Skip to main content

Court Allows FTC's Facebook Antitrust Suit To Proceed

Facebook HQ
(Image credit: Facebook)

A D.C. District Court judge has said the Federal Trade Commission can proceed with its antitrust suit against Facebook, but not with its allegation that Facebook blocked app interoperability (its so-called "platform policies").

While Judge James E. Boasberg said the agency "may" have a tough time proving its allegations, the suit can proceed to the discovery phase. That is "the formal process of exchanging information between the parties about the witnesses and evidence they will present at trial."

The same court had dismissed the FTC's initial suit last June -- as Facebook had requested -- for failing to sufficiently support its claim that Facebook exercised monopoly power in the social network space. But the court had left the door open for the commission to try again. The FTC did and Facebook again asked the court to dismiss.

Also: Facebook Will Participate in Instagram Hill Hearing

This time around, Boasberg said, the FTC's supporting facts are "far more robust and detailed," particularly in regards to the "contours" of the alleged monopoly.

The FTC amended its monopoly claim last September with new data, including the new monopoly "contour" that "between September 2012 and December 2020, Facebook's share of time spent by users of apps providing social networking averaged a whopping 92% per month."

The FTC is claiming that Facebook has become dominant by following CEO Mark Zuckerberg's plan to buy up to monopoly. It cited his 2008 statement that “it is better to buy than compete” — citing the acquisitions of WhatsApp and Instagram — as exhibits A and B. The FTC called Facebook’s actions an “anti-competitive acquisition strategy with anticompetitive conditional dealing policies, designed to erect or maintain entry barriers and to neutralize perceived competitive threats.”

Also: FTC Accuses Facebook of Anticompetitive Advertising

By contrast, the combined time-spent shares of Snapchat, Google Plus, MySpace, Path, MeWe, Orkut and Friendster did not exceed 18% in any month over that time, the FTC said, citing Comscore data. Only Snapchat reached a 10% share, the FTC said.

That appeared to satisfy the court. Boasberg said his decision was based on the following: "First, the FTC has now alleged enough facts to plausibly establish that Facebook exercises monopoly power in the market for PSN services. Second, it has adequately alleged that the company’s dominant market share is protected by barriers to entry into that market. Third, the agency has also explained that Facebook not only possesses monopoly power, but that it has willfully maintained that power through anticompetitive conduct — specifically, the acquisitions of Instagram and WhatsApp."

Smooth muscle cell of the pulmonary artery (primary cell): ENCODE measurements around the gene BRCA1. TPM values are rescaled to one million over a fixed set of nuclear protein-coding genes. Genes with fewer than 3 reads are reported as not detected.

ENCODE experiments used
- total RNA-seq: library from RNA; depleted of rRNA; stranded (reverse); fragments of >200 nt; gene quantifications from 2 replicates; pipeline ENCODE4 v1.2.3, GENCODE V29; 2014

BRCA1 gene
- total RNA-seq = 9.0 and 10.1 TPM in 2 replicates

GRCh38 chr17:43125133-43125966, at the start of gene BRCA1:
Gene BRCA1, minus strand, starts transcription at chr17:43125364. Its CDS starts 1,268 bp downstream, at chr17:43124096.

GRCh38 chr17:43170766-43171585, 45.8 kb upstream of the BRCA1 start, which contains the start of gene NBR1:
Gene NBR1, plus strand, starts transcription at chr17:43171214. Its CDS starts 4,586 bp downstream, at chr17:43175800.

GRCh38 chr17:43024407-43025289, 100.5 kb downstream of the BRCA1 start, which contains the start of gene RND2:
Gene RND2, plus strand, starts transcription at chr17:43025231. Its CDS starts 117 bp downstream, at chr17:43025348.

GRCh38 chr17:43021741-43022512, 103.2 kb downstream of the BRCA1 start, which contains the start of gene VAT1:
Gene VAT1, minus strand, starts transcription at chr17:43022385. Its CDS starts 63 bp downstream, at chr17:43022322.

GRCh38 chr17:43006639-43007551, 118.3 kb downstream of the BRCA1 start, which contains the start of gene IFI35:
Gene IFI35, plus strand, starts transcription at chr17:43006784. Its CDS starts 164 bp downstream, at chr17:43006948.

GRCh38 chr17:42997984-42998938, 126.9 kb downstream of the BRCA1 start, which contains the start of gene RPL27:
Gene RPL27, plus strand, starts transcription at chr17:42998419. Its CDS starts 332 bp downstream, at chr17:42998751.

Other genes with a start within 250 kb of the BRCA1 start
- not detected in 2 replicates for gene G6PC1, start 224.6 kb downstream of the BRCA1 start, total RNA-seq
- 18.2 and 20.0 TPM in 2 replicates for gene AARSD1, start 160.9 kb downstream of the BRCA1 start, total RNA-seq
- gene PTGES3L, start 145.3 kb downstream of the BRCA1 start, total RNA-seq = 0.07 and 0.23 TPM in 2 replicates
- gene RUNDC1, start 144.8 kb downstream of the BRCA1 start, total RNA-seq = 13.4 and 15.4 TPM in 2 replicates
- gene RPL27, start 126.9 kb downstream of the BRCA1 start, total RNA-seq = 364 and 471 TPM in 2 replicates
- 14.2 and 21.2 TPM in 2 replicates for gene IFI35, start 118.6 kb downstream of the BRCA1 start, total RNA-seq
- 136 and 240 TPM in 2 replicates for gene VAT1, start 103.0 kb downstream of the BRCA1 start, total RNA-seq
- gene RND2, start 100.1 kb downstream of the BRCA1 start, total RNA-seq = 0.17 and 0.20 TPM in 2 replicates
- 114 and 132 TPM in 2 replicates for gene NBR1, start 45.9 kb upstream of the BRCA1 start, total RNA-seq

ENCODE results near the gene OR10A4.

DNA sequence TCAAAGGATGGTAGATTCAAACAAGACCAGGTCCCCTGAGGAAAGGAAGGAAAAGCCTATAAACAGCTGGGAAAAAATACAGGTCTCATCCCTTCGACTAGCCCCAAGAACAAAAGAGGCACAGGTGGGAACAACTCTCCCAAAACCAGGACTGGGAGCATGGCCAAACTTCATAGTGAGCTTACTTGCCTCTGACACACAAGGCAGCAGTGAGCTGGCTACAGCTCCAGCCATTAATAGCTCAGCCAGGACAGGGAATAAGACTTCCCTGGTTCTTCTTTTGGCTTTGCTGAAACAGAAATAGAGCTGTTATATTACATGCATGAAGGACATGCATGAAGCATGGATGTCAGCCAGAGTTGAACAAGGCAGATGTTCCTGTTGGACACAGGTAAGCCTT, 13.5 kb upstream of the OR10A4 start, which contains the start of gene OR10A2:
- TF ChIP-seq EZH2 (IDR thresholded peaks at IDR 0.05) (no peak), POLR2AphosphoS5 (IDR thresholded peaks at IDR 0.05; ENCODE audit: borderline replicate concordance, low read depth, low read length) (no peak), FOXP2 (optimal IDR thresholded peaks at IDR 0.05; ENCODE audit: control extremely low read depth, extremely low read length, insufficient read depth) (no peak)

The FTC had also alleged that Facebook implemented and enforced policies that prevented apps it believed were a threat to its dominance from interacting with the platform.

Boasberg was unconvinced on that front. "The Court will not, however, allow the allegations surrounding Facebook’s interoperability policies (also known as the Platform policies) to move forward; they founder for the same fundamental reasons as explained before: Facebook abandoned the policies in 2018, and its last alleged enforcement was even further in the past."

The Judge also rejected Facebook's claim that the suit be dismissed because FTC chair Lina Khan had prejudged the outcome and should have recused herself from the vote to pursue the suit.

Khan was counsel to the House Antitrust Subcommittee and as such led an investigation that concluded Facebook had monopoly power, which it shored up with the purchases of WhatsApp and Instagram.

Boasberg said Facebook's argument missed the mark for a number of reasons, including because Kahn was acting in a "prosecutorial capacity" (in filing suit) rather than as an adjudicator engaged in the rulemaking process.

Boasberg said that while Khan has expressed views about Facebook's monopoly power, those views don't suggest she has an axe to grind based on personal animosity or financial conflict of interest that has disqualified prosecutors. And as to her holding those views, Boasberg said: "In selecting a chair for a Commission with these diverse responsibilities — as with choosing the head of any agency — it is natural that the President will select a candidate based on her past experiences and views, including on topics that are likely to come before the Commission during her tenure, and how that administrator will implement the Administration’s priorities.... Courts must tread carefully when reviewing cases in this area lest we 'eviscerate the proper evolution of policymaking were we to disqualify every administrator who has opinions on the correct course of his agency’s future action.' " ■